The UK and US continue to post promising growth rates, while China and major emerging economies have slowed and the Eurozone has stagnated. The MSCI World index increased by over 3% in November as investor sentiment appears to have returned following the sharp decline in global equities between mid-September and mid-October. Meanwhile, the price of oil has continued to fall, reaching a five-year low, impacting global markets.
The FTSE100 is back to approximately 6700 points after climbing 3% this month. The pace of UK growth remains robust despite evidence of recent a slowdown across a number of sectors, such as the housing and service industries. The UK unemployment rate has now fallen to 6% from 8% in 2010, however, there has been an absence of wage growth. This is largely due to the rise in underemployment, where workers have been forced to take jobs that have fewer hours than they would like. As a result, the unemployment rate for Q2 was 6.2%, whereas the underemployment rate was 7.8%; calculated by adding the extra number of hours workers would have been willing to work at the going wage rate [Bell-Blanchflower, 2014]. This is the equivalent to adding half a million people to the 2 million shown in the rate of unemployment. Consequently, in our view, as a result of an absence of inflationary pressure, both on prices and wages, it is hard see an interest rate rise in the foreseeable future.
Source: Bell-Blanchflower, 2014
The US economy expanded at an annualised rate of 3.9% between July and September, up from the estimated 3.5%. This is the strongest two consecutive quarters of growth in the US for a decade. This GDP data reflects another good month for US equities, which rose by 2.6%. Due to the increasingly strong US dollar, the return for sterling investors was magnified to nearly 5%. Like the UK, the US has been able to maintain a dovish monetary policy due to low wage growth, helping boost equity prices, but the Fed is under increasing pressure to raise interest rates as the economy continues to improve.
Despite more evidence this month that the Eurozone economy has stagnated, European equities increased by 3.6%. Stocks reacted strongly to Mario Draghi’s signal that the bank is ready to “step up the pressure” and expand its stimulus programs if inflation fails to quickly return to the bank’s target. However, Europe faces widespread downside risks and the ECB currently lacks the political capital to take the big decisions required to mitigate them. As a result, the problems facing Europe are of a huge concern for the global economy.
The Chinese economy continued to weaken in November as indicators showed manufacturing activity losing momentum, slipping to its lowest level since March. Concerns over China’s economic slowdown have been reflected by news of an interest rate cut this month. However, there are question marks over whether or not this will be enough to have a significant impact on benefitting the economy.
November revealed that Japan’s economy has slipped into recession, contracting 1.6% in Q3. The consumption tax seems to have been a significant contributor to the slowdown in GDP growth. In addition, national debt is now in excess of 240% of GDP and the government continues to run a deficit of around 8% of GDP per year. Japan is in need of sustainable real economic growth, which will not come from excessive quantitative easing, as seen last month.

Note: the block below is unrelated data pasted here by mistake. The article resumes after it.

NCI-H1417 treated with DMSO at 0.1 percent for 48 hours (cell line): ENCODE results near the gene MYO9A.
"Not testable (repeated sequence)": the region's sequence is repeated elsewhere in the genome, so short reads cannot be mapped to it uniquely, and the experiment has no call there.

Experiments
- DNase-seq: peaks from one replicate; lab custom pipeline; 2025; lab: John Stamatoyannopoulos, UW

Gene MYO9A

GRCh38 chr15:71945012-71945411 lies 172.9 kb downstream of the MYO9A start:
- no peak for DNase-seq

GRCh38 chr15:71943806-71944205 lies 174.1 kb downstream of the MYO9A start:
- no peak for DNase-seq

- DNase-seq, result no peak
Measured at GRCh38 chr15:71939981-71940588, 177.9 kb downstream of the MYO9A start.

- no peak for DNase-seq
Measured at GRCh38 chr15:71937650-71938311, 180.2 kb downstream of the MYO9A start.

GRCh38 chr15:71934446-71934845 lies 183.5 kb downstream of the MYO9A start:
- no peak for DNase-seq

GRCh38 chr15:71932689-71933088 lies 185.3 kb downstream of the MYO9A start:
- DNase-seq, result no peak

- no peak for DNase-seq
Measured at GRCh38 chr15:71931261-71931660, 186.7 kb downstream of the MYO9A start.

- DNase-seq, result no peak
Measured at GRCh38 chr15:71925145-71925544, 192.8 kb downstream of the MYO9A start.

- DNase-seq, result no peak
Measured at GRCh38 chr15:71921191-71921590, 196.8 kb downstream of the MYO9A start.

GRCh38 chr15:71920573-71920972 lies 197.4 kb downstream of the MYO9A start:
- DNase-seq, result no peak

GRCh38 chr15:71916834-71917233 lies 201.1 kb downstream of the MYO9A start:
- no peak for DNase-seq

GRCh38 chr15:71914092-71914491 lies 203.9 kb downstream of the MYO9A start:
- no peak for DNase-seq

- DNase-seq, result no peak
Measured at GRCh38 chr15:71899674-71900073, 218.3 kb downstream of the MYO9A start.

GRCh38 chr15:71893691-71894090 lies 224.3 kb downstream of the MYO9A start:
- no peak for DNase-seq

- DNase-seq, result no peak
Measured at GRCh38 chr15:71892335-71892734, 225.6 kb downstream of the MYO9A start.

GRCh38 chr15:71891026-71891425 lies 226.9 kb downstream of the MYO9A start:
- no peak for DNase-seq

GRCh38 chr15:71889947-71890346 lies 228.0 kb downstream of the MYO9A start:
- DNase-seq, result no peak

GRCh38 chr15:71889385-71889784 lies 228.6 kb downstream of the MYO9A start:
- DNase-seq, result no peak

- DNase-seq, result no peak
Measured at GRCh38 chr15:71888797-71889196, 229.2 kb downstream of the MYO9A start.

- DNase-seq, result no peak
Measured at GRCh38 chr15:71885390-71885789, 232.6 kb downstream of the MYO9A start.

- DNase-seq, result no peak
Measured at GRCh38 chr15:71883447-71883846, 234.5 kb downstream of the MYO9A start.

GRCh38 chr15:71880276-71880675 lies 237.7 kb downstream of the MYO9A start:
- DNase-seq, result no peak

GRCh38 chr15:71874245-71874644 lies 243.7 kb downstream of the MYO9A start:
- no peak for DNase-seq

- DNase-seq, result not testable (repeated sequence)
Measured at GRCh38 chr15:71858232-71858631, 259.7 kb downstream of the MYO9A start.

Recently, emerging market economies have been affected by the slowdown in China’s GDP growth and the strengthening US dollar. However, the picture looks even bleaker following a sharp decline in the price of oil. Countries such as Russia have been particularly badly affected, reflected by a plummeting Rouble. The country’s problems have been exacerbated by overseas sanctions and investors are growing increasingly concerned over refinancing as Russia is all but cut off from capital markets. Brazil also continues to face difficulties. High inflation, weak growth and a government implementing unfavourable reforms for markets has led to a sell-off in sovereign debt.
We remain cautious over equities looking ahead to 2015 as the global economy faces many downside risks, which could lead to further volatility of financial markets. The ongoing trouble in a stagnant Europe and a slowdown in China’s GDP growth are certainly a cause for concern for global markets. The strong US dollar and sharp decline in the oil price will continue to influence global economies, particularly emerging markets.
Despite positive economic progress in the UK, we might expect a significant amount of uncertainty leading up to the general election in May and a possible referendum on EU membership in 2017. Market expectations of when interest rates might rise in the US and UK will of course continue have a bearing on shareholder sentiment as we approach 2015. In our view, we expect to see a rate rise in the US before the UK given current economic conditions.
Please note, our Investment Commentary is our view of markets and does not constitute investment advice. Past performance is not necessarily an indication of future returns; the value of investments and any income from them is not guaranteed and can fall as well as rise. If you would like investment advice on your individual circumstances, please do not hesitate to get in touch.